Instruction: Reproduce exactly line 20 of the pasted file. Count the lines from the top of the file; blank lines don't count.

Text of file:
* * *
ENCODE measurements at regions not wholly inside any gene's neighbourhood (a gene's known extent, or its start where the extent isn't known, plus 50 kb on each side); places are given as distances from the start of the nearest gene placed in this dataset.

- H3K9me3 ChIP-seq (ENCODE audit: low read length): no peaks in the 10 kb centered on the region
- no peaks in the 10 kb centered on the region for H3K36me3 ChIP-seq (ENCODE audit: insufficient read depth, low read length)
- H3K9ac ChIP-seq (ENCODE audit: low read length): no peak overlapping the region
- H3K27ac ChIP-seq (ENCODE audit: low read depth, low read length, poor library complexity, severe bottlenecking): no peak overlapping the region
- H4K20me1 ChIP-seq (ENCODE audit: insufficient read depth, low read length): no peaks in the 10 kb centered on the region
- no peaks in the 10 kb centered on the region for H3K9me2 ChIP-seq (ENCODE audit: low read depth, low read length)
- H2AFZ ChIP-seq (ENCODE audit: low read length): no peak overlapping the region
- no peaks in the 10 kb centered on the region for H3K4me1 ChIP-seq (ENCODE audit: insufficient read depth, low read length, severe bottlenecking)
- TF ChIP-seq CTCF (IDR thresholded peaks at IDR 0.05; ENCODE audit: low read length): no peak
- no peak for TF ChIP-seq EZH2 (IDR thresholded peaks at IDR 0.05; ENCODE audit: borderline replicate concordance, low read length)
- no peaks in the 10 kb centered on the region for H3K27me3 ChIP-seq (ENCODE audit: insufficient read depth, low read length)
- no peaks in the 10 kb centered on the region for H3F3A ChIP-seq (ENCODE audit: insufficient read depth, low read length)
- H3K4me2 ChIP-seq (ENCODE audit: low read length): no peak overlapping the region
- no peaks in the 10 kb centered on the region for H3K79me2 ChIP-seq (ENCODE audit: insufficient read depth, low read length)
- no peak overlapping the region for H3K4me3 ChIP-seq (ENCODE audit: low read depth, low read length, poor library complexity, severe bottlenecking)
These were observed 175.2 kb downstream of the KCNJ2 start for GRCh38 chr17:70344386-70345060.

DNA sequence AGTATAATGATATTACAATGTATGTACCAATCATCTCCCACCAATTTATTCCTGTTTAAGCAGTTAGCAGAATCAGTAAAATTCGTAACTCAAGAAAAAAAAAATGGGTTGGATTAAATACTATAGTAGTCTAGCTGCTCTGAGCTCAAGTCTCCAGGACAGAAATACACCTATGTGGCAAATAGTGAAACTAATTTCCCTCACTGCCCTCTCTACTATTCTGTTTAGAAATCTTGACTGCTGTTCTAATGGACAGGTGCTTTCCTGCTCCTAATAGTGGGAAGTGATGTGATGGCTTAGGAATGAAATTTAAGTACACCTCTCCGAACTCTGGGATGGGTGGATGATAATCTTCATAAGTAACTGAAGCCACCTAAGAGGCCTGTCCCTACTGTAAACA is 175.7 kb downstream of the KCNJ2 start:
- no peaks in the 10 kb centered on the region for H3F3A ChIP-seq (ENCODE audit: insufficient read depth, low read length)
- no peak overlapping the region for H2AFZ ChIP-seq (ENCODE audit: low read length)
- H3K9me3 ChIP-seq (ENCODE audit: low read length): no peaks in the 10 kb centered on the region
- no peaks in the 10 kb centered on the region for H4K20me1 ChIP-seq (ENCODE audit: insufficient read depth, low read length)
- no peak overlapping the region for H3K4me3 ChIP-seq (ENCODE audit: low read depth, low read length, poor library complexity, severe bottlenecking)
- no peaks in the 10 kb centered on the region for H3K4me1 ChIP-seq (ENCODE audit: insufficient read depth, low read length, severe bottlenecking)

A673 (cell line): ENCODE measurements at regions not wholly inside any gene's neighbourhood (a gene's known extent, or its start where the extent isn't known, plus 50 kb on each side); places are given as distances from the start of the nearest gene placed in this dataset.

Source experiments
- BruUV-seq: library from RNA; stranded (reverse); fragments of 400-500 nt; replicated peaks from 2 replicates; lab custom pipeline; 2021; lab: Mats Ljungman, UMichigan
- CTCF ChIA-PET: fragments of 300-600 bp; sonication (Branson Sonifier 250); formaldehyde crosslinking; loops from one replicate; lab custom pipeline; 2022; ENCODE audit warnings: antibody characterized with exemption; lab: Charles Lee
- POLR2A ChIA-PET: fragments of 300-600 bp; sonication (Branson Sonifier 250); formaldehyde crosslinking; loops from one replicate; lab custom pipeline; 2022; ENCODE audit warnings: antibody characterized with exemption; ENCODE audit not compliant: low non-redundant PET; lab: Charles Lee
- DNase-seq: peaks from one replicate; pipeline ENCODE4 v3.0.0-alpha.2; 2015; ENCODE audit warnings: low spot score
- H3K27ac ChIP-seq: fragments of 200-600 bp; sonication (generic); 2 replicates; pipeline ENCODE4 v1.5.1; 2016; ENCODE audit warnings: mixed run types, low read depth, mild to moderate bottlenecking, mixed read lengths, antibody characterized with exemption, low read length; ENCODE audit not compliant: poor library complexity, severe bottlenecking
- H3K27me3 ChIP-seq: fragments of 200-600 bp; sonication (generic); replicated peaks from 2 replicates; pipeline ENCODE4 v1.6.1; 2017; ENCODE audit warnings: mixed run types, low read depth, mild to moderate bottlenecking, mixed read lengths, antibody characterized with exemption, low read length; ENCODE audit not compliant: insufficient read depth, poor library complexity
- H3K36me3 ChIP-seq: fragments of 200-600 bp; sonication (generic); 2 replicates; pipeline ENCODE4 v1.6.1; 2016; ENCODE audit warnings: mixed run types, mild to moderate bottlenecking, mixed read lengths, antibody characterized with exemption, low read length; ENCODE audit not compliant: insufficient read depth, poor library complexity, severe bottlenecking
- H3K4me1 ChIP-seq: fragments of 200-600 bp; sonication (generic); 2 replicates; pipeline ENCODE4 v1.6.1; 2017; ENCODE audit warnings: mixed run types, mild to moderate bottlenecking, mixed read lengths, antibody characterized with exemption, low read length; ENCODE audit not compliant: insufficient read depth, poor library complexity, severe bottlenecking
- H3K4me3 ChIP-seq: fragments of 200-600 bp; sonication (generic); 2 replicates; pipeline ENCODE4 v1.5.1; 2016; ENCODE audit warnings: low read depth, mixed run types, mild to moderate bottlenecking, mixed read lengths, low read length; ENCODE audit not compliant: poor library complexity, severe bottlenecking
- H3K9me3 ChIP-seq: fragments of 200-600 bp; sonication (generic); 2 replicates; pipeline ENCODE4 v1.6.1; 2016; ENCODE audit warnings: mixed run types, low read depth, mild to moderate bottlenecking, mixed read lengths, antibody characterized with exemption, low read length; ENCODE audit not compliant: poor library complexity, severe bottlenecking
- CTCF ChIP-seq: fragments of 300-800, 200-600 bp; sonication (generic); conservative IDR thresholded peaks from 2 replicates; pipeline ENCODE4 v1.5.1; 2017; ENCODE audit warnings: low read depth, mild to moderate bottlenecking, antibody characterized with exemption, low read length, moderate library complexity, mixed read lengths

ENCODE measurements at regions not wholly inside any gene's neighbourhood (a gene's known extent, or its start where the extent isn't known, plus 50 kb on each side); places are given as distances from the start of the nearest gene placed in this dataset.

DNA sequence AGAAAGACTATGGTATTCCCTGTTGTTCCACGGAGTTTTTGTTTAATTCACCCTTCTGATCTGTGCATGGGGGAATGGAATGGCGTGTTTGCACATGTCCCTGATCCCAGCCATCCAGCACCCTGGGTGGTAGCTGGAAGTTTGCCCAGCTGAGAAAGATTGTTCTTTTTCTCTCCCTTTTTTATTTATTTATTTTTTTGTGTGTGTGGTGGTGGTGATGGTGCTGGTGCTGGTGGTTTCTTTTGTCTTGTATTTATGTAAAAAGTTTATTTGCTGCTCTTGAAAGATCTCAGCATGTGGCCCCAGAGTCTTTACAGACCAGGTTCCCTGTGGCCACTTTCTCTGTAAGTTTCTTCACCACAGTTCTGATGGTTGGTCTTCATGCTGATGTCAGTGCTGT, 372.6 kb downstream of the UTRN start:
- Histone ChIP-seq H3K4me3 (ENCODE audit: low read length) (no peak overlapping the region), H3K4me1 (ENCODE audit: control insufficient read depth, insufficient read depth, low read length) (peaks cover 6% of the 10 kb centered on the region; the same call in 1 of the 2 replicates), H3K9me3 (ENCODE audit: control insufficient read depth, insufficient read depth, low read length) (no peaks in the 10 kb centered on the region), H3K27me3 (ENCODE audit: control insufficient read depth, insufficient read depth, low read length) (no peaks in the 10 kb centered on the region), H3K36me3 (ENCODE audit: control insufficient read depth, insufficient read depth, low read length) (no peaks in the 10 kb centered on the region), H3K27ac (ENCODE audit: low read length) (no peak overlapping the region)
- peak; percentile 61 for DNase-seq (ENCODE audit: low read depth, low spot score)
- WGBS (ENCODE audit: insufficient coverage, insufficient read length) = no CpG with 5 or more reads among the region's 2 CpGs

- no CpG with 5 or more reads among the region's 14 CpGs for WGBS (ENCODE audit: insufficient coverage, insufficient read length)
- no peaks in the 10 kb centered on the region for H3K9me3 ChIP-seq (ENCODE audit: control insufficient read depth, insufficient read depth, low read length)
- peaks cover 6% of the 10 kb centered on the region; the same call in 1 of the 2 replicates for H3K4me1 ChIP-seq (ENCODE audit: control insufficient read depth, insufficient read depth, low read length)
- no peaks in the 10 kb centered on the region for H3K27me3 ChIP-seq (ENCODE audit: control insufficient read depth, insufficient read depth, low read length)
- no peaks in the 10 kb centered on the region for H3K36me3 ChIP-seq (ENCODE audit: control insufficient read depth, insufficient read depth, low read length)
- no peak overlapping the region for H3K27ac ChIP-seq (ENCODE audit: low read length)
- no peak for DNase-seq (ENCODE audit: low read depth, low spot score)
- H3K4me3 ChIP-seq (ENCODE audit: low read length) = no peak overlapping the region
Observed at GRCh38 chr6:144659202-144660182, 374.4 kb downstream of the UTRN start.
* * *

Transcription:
- no peak overlapping the region for H2AFZ ChIP-seq (ENCODE audit: low read length)